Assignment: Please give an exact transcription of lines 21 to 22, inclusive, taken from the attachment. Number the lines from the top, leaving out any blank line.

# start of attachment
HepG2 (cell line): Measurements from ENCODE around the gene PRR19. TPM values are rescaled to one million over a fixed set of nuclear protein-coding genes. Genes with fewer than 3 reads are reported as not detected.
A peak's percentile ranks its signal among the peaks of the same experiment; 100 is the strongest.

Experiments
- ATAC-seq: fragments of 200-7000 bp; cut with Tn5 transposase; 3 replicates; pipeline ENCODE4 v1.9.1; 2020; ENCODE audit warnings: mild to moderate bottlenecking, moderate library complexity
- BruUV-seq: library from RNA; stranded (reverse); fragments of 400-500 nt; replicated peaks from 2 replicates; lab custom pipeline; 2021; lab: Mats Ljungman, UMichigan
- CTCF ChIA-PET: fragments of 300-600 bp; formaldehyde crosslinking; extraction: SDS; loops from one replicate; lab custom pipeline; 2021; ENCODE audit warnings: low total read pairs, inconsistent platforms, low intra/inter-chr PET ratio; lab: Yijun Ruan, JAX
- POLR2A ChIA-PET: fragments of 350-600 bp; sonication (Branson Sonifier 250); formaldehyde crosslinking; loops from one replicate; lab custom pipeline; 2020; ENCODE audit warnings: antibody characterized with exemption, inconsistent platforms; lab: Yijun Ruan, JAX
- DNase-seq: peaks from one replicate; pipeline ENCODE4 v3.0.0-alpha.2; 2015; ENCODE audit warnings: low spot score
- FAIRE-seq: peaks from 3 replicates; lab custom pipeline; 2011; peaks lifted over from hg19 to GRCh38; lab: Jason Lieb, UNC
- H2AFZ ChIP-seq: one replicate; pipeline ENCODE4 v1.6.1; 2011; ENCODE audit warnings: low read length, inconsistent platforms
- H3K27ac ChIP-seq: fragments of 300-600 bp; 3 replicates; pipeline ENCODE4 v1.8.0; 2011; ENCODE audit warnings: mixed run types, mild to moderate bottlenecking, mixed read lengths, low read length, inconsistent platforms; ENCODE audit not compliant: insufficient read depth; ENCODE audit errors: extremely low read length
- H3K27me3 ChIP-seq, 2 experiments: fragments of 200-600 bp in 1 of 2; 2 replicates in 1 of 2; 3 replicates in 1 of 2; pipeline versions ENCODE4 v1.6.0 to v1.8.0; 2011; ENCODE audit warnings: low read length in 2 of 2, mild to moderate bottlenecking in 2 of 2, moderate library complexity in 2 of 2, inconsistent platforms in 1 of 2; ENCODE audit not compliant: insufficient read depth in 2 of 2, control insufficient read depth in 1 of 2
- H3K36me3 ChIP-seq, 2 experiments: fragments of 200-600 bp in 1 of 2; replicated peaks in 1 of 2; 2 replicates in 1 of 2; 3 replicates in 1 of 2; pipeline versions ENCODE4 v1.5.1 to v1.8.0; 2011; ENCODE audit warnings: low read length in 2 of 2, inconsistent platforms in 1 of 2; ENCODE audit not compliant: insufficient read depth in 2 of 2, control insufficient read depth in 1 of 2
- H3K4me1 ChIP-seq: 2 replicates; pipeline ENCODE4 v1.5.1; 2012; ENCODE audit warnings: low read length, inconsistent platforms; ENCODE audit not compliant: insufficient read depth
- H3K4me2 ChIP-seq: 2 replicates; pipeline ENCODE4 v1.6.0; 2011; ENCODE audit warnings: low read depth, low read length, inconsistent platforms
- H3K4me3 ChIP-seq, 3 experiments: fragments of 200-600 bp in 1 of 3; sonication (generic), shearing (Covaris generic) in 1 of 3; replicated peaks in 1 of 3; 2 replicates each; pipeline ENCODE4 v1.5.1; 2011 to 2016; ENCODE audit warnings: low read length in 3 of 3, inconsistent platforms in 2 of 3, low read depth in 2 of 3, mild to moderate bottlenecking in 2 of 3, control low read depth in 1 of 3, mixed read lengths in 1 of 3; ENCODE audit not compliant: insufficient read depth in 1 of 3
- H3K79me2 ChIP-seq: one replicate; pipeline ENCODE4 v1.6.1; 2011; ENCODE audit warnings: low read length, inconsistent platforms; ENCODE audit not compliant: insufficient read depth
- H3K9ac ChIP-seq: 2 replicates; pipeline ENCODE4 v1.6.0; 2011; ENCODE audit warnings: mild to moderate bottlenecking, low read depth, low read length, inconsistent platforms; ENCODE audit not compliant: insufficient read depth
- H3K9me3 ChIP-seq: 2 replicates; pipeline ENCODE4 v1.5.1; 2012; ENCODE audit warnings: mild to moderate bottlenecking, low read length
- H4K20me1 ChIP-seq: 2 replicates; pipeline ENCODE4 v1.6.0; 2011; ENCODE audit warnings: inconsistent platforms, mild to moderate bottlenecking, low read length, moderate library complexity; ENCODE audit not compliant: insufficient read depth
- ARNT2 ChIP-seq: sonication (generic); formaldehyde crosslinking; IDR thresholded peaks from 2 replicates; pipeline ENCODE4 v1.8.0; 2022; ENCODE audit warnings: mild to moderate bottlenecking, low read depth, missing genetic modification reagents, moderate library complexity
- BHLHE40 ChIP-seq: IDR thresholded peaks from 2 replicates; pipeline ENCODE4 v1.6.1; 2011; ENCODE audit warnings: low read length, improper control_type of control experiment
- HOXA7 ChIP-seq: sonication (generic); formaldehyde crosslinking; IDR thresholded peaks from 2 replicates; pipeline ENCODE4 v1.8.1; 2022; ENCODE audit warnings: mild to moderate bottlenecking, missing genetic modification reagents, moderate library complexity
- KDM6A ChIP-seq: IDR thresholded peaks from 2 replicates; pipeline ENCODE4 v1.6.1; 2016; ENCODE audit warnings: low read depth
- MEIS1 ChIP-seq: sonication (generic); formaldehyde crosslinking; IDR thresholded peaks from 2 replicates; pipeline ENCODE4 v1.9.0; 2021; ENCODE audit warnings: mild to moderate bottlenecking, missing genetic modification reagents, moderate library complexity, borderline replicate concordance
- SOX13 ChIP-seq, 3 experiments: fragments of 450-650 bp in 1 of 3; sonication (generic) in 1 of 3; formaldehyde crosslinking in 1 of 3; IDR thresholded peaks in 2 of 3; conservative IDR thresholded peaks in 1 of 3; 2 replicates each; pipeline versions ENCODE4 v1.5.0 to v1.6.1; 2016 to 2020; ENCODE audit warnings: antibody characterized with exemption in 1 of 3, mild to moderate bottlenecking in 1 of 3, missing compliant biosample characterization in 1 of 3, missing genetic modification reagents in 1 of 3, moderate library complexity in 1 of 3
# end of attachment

- ARNT2 ChIP-seq: sonication (generic); formaldehyde crosslinking; IDR thresholded peaks from 2 replicates; pipeline ENCODE4 v1.8.0; 2022; ENCODE audit warnings: mild to moderate bottlenecking, low read depth, missing genetic modification reagents, moderate library complexity
- BHLHE40 ChIP-seq: IDR thresholded peaks from 2 replicates; pipeline ENCODE4 v1.6.1; 2011; ENCODE audit warnings: low read length, improper control_type of control experiment